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Based in no small part on recent interaction with motorists, but also on my desire to record some once-in-a-lifetime rides I'll be doing, I am thinking of purchasing a helmet cam. There are tons of them out there. I'm looking for as simple a unit as possible, therefore fully integrated with a flash-type drive and no need for an exterior camcorder. Does anyone have any experience with helmet cams and can anyone offer recommendations based on experience? Thanks guys.

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PostPosted: Wed Feb 10, 2010 2:51 pm 
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Location: Kent: UK
Archos 405 and Archos Lipstick Helmet Cam. Bit expensive, but very good quality video, flexible, the 405 fits nicely in jersey and the helmet cam doesn't look like you've got a film crew bolted onto your head. I've used mine as evidence a couple of times with Police.

Weight is about 220g for everything.

Here's a short 8.65mb avi video from mine

More chat about helmet cams here:
http://weightweenies.starbike.com/forum/viewtopic.php?f=14&t=57895&start=0&hilit=archos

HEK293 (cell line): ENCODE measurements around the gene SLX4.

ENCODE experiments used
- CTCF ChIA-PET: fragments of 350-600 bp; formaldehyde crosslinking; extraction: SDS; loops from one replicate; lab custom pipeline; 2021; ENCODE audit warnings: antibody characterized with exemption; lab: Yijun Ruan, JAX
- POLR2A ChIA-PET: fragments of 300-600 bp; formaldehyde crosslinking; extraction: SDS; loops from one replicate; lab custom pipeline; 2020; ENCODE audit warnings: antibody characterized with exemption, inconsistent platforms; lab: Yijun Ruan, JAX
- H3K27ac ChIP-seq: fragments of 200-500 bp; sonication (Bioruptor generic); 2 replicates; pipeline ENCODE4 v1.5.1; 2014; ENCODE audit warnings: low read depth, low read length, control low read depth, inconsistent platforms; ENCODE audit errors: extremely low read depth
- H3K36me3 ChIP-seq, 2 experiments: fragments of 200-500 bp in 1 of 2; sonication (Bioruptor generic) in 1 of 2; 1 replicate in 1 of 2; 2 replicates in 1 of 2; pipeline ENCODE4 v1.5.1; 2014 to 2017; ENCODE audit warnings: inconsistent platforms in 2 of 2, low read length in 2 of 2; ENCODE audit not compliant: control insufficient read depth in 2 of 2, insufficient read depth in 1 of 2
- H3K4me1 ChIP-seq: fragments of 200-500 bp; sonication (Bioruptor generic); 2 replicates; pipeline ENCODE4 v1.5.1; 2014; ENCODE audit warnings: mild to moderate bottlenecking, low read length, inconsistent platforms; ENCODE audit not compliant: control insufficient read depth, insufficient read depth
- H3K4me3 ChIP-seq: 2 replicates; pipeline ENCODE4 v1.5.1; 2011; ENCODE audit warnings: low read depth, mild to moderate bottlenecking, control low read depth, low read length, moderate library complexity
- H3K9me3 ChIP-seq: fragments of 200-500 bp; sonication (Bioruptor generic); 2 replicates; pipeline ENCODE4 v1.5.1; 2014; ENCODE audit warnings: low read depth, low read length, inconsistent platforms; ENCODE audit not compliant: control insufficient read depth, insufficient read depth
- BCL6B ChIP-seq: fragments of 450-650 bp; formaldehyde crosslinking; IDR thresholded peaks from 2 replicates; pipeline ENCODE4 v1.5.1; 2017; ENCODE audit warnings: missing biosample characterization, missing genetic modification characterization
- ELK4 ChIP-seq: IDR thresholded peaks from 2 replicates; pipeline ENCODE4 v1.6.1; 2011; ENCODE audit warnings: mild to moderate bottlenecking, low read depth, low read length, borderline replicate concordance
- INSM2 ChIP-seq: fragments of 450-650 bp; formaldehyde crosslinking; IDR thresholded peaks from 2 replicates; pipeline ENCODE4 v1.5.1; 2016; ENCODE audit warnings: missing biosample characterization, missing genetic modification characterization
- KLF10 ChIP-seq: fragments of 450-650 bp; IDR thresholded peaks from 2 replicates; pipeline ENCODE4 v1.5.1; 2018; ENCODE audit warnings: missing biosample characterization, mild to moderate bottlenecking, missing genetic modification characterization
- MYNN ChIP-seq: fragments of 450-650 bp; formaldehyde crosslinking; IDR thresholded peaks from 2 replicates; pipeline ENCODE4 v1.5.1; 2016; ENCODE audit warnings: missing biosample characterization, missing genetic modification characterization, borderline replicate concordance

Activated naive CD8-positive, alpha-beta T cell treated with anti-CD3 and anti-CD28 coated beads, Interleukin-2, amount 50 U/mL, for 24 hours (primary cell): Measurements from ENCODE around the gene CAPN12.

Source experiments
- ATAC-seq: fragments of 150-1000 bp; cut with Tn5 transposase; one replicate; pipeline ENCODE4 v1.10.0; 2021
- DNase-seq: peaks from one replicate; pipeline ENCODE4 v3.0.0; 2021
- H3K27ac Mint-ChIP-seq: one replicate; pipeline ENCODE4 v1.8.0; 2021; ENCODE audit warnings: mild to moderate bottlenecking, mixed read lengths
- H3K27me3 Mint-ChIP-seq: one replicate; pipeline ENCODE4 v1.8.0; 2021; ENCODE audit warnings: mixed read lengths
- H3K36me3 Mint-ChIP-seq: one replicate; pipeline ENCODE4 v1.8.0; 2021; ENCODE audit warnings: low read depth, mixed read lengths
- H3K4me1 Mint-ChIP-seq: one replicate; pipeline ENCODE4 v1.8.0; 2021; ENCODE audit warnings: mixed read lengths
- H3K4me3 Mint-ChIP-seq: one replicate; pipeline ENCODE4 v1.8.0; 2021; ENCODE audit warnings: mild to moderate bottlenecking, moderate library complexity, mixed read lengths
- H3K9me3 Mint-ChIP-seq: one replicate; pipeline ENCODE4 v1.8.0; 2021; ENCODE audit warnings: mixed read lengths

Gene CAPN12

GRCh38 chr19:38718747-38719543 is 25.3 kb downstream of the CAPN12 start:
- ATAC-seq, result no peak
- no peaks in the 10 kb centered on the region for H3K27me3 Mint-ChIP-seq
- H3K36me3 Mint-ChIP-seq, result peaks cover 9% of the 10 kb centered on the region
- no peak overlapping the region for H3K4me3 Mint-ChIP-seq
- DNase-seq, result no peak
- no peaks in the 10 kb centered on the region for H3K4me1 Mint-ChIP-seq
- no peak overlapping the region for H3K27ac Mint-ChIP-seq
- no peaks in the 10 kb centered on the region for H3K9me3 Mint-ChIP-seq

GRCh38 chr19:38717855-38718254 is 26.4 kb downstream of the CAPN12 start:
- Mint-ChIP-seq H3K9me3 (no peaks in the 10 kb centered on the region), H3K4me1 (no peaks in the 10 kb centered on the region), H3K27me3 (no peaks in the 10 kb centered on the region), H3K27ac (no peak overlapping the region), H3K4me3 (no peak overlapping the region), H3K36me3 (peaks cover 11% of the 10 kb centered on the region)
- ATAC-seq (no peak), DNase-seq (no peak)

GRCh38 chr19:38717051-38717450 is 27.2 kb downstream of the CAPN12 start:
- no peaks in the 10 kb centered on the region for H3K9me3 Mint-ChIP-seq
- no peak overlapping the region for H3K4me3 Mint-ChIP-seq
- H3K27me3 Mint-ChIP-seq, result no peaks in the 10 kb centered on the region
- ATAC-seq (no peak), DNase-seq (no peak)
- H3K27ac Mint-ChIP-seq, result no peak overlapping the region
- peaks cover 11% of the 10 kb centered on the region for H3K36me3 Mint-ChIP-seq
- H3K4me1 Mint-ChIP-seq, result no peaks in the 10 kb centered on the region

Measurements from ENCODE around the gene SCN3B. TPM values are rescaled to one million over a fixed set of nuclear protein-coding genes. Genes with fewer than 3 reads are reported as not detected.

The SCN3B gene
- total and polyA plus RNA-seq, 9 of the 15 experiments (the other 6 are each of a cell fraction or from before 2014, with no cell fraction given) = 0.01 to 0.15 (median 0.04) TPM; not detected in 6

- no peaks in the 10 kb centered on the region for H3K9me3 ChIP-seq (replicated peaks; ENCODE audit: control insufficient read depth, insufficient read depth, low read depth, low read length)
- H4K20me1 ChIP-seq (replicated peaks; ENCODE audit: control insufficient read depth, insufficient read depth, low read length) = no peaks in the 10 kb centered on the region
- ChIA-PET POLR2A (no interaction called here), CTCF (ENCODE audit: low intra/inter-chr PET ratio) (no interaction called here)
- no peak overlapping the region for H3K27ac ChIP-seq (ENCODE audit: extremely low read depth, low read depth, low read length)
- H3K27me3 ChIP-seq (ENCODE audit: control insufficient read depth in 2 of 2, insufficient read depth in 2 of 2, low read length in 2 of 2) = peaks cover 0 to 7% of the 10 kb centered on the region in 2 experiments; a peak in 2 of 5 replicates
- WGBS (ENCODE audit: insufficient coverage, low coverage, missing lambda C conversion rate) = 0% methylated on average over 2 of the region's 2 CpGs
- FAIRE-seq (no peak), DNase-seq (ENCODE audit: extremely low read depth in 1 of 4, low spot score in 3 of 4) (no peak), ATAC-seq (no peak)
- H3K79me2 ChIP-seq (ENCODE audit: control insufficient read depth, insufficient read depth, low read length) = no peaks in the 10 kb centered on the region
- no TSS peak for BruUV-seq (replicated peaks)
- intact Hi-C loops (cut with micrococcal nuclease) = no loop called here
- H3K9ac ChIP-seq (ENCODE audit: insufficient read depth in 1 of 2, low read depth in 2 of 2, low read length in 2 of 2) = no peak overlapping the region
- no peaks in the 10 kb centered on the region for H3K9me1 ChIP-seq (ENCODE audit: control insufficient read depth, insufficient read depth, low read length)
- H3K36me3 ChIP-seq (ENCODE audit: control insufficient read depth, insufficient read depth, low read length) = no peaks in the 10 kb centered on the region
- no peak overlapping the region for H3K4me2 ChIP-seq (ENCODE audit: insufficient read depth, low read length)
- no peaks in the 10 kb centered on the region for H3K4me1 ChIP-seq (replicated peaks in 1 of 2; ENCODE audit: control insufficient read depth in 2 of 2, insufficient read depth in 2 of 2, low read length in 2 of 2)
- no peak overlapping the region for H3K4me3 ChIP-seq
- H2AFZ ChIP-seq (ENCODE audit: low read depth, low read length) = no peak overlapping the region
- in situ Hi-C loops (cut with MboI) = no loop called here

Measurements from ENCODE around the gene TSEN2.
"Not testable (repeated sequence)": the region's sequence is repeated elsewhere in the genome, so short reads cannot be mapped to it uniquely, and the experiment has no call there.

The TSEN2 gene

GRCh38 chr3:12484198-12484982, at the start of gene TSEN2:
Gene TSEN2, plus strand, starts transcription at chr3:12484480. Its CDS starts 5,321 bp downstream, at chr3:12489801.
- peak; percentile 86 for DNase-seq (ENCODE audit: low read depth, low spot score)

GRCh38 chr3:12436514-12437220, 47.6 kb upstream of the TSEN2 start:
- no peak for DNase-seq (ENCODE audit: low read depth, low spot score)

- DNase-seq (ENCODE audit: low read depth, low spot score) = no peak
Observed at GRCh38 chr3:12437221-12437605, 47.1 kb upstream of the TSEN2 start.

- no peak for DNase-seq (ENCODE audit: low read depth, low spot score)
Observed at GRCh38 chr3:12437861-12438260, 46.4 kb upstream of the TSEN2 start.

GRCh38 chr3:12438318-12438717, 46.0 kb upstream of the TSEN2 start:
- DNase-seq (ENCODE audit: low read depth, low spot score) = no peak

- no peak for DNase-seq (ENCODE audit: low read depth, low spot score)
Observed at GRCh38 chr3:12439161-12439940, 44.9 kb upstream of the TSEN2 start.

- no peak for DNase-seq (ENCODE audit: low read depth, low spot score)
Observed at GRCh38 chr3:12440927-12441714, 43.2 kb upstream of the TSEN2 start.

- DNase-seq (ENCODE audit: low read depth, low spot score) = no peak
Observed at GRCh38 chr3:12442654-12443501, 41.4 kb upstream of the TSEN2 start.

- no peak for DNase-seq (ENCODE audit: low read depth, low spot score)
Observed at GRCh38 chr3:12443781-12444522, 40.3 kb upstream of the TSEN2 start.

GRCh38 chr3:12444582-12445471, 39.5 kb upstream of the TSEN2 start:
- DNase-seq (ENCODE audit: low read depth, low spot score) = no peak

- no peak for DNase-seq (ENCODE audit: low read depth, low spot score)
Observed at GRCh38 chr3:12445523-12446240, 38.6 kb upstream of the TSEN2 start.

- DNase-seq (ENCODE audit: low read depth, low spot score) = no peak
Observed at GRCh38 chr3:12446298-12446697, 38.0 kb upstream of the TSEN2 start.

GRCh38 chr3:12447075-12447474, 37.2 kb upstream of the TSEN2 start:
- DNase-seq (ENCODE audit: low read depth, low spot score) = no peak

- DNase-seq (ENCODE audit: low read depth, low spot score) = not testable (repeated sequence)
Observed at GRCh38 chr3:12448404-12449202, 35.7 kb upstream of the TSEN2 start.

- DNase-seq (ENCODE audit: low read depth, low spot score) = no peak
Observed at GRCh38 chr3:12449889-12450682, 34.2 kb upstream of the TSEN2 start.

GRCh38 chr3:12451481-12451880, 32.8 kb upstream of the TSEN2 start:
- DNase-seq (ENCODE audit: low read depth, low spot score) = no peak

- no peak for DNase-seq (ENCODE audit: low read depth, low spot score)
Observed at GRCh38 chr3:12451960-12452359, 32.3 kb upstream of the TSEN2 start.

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PostPosted: Wed Feb 10, 2010 3:19 pm 
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Go Pro is pretty nice. I've got one.

It can shoot straight up video, or take a picture every 2 or 5 seconds. Uses SD cards. Its also waterproof and comes in a replaceable housing. If you drop the camera and it tumbles down the hill, the housing will get damaged but the camera won't. Just get a new housing unit

I would get the New HD version, as it has rechargable battery packs, handles bigger SDHC cards, or photo options (photo every 2, 5, 10, 30, 60 seconds).

I'm sure when recording a long trip, there are some parts you really don't need full video (i've got SD cards of video waiting to be edited, most of its just road or trail and nothing going on). Save some battery and file space and shoot photos at intervals. But when you want to shoot full video, its simple to switch over.


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Posted: Wed Feb 10, 2010 3:19 pm